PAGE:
CSU to Offer Degree Program Meeting Highest HR Standards
COLUMBUS, Ga, - Columbus State University is set to launch a bachelor’s degree program in human resource management that will be the first of its kind in Georgia to meet the standards set forth by the Society of Human Resource Managers, the world’s largest association devoted to the HR profession.
The Turner College of Business, starting January, will be one of about 100 schools worldwide that offers a program matching the undergraduate curriculum template established by SHRM, which serves more than 250,000 members in 140 countries.
“This is huge,” said Charles Little, president and CEO of Strategic HR Partners, a Columbus-based provider of human resource products and services. “I can’t see any company that won’t appreciate or won’t benefit from this.”
Little said CSU is poised to feed a demand for highly prepared HR professionals — educated according to the industry’s highest standards for excellence — to companies, and especially large organizations such as Aflac, CB&T, TSYS and the Muscogee County School District. “These employers also will be able to engage in cooperative internships with CSU students in the program and essentially raise their own professionals," Little said.
Professor Neal Thomson, who is organizing the program as chair of CSU’s management and marketing department, said the curriculum will qualify graduating students with two years of “exempt human resource-related work experience” to take the exam for “Professional in Human Resources” certification.
CSU Career Center Director Kimberly Mullen, SHRM’s vice president for college relations in Georgia, said the program also will provide an edge to CSU graduates in a field where skilled practitioners are increasingly vital to companies.
“A lot goes on behind the scenes of a workplace,” Mullen said. “Constantly changing labor laws affect HR specialists who navigate evolving legal issues such as the Family Medical Leave Act… Students who master the SHRM-adopted curriculum will know the language of business, including how to strategize, deliver effective presentations and influence senior executives.”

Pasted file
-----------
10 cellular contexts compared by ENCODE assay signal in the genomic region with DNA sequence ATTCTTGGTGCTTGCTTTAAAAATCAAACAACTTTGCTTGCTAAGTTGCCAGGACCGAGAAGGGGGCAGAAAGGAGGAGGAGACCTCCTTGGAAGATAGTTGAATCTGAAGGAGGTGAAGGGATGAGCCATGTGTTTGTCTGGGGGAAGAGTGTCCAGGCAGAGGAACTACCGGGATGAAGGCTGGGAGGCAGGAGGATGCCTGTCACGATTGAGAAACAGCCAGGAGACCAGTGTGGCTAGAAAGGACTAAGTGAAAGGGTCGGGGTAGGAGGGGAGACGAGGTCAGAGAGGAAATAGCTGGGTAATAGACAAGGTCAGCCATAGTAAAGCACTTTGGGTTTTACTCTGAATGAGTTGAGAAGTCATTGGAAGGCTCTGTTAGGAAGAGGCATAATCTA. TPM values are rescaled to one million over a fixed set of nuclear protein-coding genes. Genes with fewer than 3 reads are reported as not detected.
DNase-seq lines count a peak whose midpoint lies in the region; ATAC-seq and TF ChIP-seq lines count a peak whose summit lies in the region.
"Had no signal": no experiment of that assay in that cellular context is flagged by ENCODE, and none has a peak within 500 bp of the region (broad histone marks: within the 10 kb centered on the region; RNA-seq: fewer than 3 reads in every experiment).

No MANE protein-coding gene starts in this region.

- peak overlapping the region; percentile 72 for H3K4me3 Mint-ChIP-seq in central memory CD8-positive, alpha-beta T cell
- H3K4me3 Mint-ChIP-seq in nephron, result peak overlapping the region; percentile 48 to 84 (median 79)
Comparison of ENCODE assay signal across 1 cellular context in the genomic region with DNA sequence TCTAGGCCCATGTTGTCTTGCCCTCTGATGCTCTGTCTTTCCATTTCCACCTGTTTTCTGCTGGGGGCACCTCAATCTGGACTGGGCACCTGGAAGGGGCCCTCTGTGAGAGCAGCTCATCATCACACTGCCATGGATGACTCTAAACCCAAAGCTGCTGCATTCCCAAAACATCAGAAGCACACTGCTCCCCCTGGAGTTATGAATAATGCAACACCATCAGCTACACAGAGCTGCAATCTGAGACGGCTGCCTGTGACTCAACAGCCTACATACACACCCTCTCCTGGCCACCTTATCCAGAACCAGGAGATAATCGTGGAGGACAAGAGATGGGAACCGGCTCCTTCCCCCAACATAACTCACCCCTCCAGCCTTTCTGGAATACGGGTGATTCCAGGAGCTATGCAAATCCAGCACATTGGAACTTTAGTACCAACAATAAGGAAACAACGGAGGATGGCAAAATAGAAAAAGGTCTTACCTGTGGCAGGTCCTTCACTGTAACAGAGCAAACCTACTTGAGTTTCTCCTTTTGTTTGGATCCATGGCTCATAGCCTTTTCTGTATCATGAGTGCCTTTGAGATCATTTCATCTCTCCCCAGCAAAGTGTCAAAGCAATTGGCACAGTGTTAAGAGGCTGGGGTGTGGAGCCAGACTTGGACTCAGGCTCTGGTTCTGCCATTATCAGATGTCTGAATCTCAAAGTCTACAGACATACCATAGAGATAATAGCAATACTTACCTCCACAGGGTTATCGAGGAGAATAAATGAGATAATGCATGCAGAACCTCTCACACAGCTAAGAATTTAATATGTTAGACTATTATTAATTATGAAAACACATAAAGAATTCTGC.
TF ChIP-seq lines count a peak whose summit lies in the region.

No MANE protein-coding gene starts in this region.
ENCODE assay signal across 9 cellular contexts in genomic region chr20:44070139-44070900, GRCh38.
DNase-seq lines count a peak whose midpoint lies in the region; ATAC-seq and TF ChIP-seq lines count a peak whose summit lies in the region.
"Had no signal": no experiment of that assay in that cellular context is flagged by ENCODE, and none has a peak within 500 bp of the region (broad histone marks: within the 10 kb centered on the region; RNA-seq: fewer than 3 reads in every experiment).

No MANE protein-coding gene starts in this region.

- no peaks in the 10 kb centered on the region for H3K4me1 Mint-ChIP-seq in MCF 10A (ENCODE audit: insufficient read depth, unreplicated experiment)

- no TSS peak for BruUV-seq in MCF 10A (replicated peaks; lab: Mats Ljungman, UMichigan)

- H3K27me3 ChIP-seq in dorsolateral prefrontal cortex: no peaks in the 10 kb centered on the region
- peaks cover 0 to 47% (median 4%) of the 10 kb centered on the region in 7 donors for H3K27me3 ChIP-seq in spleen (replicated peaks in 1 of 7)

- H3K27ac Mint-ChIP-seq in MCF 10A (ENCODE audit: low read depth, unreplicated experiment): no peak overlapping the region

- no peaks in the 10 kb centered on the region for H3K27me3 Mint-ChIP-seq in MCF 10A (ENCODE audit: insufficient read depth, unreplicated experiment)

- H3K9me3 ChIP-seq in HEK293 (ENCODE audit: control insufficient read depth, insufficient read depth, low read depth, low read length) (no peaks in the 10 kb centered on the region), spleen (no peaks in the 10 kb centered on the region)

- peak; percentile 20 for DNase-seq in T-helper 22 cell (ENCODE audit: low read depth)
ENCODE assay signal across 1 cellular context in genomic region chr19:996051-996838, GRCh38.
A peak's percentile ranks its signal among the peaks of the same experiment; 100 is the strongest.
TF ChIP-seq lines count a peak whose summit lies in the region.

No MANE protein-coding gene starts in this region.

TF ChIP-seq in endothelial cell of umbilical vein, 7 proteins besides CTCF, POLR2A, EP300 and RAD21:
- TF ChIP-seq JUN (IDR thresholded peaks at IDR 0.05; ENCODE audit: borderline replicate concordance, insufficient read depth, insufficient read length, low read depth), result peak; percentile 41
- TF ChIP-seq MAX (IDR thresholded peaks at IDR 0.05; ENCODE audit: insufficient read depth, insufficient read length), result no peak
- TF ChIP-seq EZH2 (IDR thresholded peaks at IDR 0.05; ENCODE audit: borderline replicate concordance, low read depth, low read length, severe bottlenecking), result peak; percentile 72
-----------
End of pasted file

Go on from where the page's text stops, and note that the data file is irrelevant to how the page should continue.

Aflac Executive Vice President of Corporate Services Audrey Boone Tillman, a former member of the SHRM Board of Directors, said “the Society of Human Resources Management approval is important because it shows that Columbus State University grads will have been exposed to the issues and experiences we look for in a candidate for an entry-level position. It will prove that CSU students have completed a rigorous curriculum that prepares them for what it takes to be a contributor at a company like Aflac.”
Thomson said many students in CSU business degree programs will be able to move efficiently into the HR management program.
Four of six courses required for the program already are offered. Human resource management and organization behavior are presently required for management majors, while labor relations and compensation are courses designated as business electives.
The two new courses will cover staffing and training development.
CSU’s HR management majors also will benefit from a SHRM student chapter on campus. A membership drive is scheduled for this fall.
CSU President Tim Mescon said the new program and its distinction dovetails with the business college’s accreditation by the Association to Advance Collegiate Schools of Business, which endorses SHRM standards.
“Navigating successfully through the recent AACSB International maintenance of accreditation process is a testimony to the ongoing commitment of the Turner College of Business and Dean (Linda) Hadley to the highest levels of academic quality in our undergraduate and graduate programs,” he said. “The launch of this exciting Human Resource Management Program melds the rigor of accreditation with innovation demanded by business and industry in program development and design. Meeting the needs of businesses in Columbus and throughout Georgia and the nation is a critical mission driver of the Turner College. I commend the faculty for their commitment to meeting these changing needs in real time.”
Little, who also serves on the State Council Board for SHRM in Georgia and the board of directors for the organization’s Columbus chapter, said the new CSU program “is huge, not only for the university and business community, but also for SHRM, which serves prospective HR management majors by directing them to leading college programs. Now they can point to CSU as an option in Georgia.”
For more information about the HR management program, contact Neal Thomson at 706-562-1657 or e-mail thomson_neal@ColumbusState.edu.
For more information on CSU’s Turner College of Business, go to http://cob.colstate.edu/.